The next caveat also relates to this issue of throwing a survey at the web. Most of our data comes from what we in the trade call a “convenience sample”: we simply launched the survey, promoted it as well as we could, and let whoever felt like taking it take it. The beautiful thing about this is that we can get huge quantities of data that let us pick up even relatively weak relationships between aspects of the survey. But the cost is that we get systematic sampling biases that make our data less representative of the population at large than it would be if we had a proper scientifically sound sample. Some of the expected biases are that people are more likely to want to take the survey if they are wealthier, more highly educated, have more free time, and are more interested in happiness as a subject. All of those make me expect a convenience sample to overestimate happiness, and I’ve actually been able to test that intuition. As part of Eau Claire, WI’s happiness initiative, the University of Wisconsin-Eau Claire gathered a convenience sample and a scientific sample in parallel, and here are the results:
The differences aren’t huge, and I must confess I haven’t done any significance testing on these, but the consistency is telling. On every single domain the convenience sample scores higher than the scientific sample which we can expect to be more accurate. So why do we use convenience samples at all? Money: collecting a scientific sample is a costly process requiring a certain amount of survey expertise and labour, and the Happiness Initiative has been struggling for money from the outset. In an ideal world, we’d base all of our discussion on scientific samples only. Until we can get to that, the more comforting news is that the relative pattern of the domains is pretty consistent between the two sampling techniques, so I still think we can have a meaningful conversation about convenience sample data. We just have to remember that it’s probably a bit overoptimistic.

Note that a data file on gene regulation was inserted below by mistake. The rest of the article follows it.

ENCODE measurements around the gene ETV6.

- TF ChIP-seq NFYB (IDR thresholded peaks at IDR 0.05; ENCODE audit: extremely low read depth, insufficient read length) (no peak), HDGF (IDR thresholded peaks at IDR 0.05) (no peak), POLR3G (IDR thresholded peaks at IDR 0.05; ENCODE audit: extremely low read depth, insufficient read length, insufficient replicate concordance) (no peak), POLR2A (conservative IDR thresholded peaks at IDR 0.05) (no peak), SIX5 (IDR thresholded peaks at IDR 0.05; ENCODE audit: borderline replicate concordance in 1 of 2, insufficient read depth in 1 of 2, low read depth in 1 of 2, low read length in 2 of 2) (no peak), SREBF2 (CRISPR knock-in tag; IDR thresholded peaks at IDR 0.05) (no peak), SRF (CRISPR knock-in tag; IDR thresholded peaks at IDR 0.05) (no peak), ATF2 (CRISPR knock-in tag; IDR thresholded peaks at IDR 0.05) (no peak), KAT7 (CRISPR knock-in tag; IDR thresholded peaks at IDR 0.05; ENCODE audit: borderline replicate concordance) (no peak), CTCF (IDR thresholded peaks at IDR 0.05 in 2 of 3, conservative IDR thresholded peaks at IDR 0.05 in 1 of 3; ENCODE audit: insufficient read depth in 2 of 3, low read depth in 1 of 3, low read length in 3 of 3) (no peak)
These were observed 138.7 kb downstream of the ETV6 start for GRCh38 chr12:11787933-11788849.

So that’s an overview of the survey, some of my concerns about it, and why none of those concerns are show-stoppers. Now for some detail. Here are the individual questions that correlate most strongly with satisfaction with life:
|Question[s]||Pearson’s r (correlation coefficient)||Significance threshold (probability that it’s a false positive)|
|Entire Psychological Well-Being section (5 questions)||Each >0.58||p < 0.0005|
|How satisfied are you with your personal relationships?||0.55||p < 0.0005|
|How often did you feel lonely during the past week?||0.54||p < 0.0005|
|How often did you feel loved during the past week?||0.52||p < 0.0005|
|For how much of the past week did you have a lot of energy?||0.49||p < 0.0005|
|How satisfied were you with your ability to perform your daily living activities?||0.48||p < 0.0005|
|How satisfied are you with your work life?||0.48||p < 0.0005|
|The conditions of my job allow me to be about as productive as I could be.||0.45||p < 0.0005|
|How satisfied are you with the support you get from your friends?||0.45||p < 0.0005|
But as you might expect from what I had already written above, most of these aren’t things that City Council is ever likely to take action on. So here’s a possibly more useful set. This next table is those of the questions that I expect local government to take an interest in which correlate most strongly with SWL: